In the wake of Friday’s tragic shooting at Sandy Hook Elementary School in Connecticut, administrators in the Moorestown School District are doing what they can to ensure the community their school is safe.
Superintendent Brian Betze said he met with Bryan Wright, a Moorestown police officer who functions as the district’s safety officer, and discussed reviewing the district’s security plan in the coming weeks and months.
Betze said the plan is evaluated every school year, but has not been examined yet this year.
“Because of what happened (in Connecticut), we need to do it,” the superintendent explained.
Among the measures Betze said he would recommend include:
- Continuing to stress locking school doors and windows
- Maintaining the district’s rigorous protocol for school visitors
- Adding more security cameras (all schools are currently equipped with cameras)
- Practicing lockdown and evacuation drills
- Making sure police have accurate maps of every school building
Additionally, police will increase patrols around the schools this week as an extra precaution, the superintendent said.
“Just to show people the buildings are safe and secure,” said Betze. “I was going to ask for it, but (the police department) was already ahead of me.”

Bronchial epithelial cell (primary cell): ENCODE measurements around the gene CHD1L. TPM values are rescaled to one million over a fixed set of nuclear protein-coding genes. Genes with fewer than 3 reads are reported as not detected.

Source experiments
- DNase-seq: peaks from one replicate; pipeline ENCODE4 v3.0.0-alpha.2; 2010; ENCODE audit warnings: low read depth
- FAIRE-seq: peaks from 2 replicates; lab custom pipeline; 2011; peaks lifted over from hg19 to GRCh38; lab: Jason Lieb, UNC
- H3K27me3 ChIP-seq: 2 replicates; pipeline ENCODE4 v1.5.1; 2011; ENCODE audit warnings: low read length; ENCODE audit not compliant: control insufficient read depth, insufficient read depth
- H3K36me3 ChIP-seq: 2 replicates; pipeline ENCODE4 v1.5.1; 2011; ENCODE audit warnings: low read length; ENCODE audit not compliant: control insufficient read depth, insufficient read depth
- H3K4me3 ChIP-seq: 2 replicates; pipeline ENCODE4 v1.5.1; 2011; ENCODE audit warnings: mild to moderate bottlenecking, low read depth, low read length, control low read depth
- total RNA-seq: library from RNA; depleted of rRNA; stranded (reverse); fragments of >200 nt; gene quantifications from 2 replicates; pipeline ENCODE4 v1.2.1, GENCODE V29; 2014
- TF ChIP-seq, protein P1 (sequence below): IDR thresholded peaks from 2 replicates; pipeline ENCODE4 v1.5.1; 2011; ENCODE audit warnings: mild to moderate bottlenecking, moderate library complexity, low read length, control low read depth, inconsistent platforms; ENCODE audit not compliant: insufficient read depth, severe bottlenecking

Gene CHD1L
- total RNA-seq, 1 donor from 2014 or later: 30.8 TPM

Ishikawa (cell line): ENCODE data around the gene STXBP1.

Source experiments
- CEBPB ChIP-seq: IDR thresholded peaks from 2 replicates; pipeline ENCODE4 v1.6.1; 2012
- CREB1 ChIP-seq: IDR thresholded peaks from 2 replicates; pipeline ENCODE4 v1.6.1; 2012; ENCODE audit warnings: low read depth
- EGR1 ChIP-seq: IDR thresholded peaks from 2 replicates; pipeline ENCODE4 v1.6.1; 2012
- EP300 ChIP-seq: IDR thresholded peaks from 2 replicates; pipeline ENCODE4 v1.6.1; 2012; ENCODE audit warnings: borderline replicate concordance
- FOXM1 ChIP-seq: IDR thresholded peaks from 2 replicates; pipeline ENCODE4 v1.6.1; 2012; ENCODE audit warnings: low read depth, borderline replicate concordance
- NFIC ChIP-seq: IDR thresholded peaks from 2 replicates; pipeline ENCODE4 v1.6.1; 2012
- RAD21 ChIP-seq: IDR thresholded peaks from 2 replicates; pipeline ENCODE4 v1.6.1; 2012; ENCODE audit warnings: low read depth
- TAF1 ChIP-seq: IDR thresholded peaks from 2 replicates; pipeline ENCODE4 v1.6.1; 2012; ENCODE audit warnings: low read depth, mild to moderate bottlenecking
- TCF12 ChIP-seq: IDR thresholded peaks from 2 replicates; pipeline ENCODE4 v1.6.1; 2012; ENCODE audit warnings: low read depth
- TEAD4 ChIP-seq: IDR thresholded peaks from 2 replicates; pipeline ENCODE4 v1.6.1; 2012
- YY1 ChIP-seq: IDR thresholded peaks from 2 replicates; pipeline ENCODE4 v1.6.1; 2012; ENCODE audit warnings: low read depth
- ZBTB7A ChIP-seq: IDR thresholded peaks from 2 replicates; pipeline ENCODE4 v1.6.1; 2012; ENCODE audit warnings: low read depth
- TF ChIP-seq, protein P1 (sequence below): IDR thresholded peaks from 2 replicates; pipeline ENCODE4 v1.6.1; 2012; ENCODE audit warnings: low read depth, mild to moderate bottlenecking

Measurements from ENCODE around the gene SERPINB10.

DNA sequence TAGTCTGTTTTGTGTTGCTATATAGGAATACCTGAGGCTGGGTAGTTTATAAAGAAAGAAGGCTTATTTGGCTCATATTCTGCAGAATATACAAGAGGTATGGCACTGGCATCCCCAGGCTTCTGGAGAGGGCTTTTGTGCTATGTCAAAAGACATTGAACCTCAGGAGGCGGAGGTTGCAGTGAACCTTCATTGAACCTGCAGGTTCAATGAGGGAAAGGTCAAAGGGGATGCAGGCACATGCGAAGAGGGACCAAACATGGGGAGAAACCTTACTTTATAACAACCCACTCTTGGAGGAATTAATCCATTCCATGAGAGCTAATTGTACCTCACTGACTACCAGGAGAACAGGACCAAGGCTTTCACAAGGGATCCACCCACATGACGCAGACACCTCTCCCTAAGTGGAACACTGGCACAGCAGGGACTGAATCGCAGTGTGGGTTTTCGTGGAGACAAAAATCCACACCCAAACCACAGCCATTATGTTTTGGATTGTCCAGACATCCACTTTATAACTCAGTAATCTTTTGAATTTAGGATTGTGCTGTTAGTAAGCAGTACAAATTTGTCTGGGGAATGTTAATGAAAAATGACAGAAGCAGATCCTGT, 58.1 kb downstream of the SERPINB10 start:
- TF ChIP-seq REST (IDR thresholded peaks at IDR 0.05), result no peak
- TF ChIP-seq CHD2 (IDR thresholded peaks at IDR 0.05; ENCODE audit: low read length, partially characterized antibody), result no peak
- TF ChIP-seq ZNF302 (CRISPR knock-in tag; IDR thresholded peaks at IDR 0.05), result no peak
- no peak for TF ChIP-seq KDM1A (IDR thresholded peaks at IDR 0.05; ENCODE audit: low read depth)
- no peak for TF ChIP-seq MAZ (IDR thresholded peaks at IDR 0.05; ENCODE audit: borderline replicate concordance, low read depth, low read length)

Betze said he had also put the district’s counselors on “extra alert” for any students who might come to them this week with concerns about the shooting. When reached Monday afternoon, he said he hadn’t heard about any students who had availed themselves of the counselors.
“Children are much more resilient than us adults,” he said.
Nahid Ahmad said her 12-year-old daughter, Sarah, a student at theUpper Elementary School (UES), created about 365 blue and yellow ribbons—Sandy Hook’s school colors—over the weekend, which she hoped to give out at school as a show of support for the community in Newtown, CT.
Sarah asked to be driven to A.C. Moore to buy supplies and spent her entire weekend making the ribbons from scratch, Ahmad said, staying up late into the night to finish them.
“She said, ‘I want to do something. I feel so bad,’” said Ahmad. “She loves to help … She’s that type of girl.”
Sarah dropped the ribbons off at UES principal Susan Powell’s office Monday morning. But after conferring with Betze, Powell said they decided it was best not to distribute the ribbons.
Even though Sarah’s intentions were “more than appropriate and thoughtful and caring,” Powell said, giving out the ribbons would have drawn undue attention to the tragedy.
“We need to get the kids back to normal,” she said.
Betze elaborated: “The rule of thumb is you continue to have as normal a day as you possibly can … particularly at that age level. We have many parents who don’t want us to address that.”
Ahmad said her daughter would be disappointed, adding that she planned to talk to her when she got home from school to figure out some other way to distribute the ribbons.
To read the superintendent's letter to the Moorestown community regarding the Sandy Hook shooting, click on the attached PDF.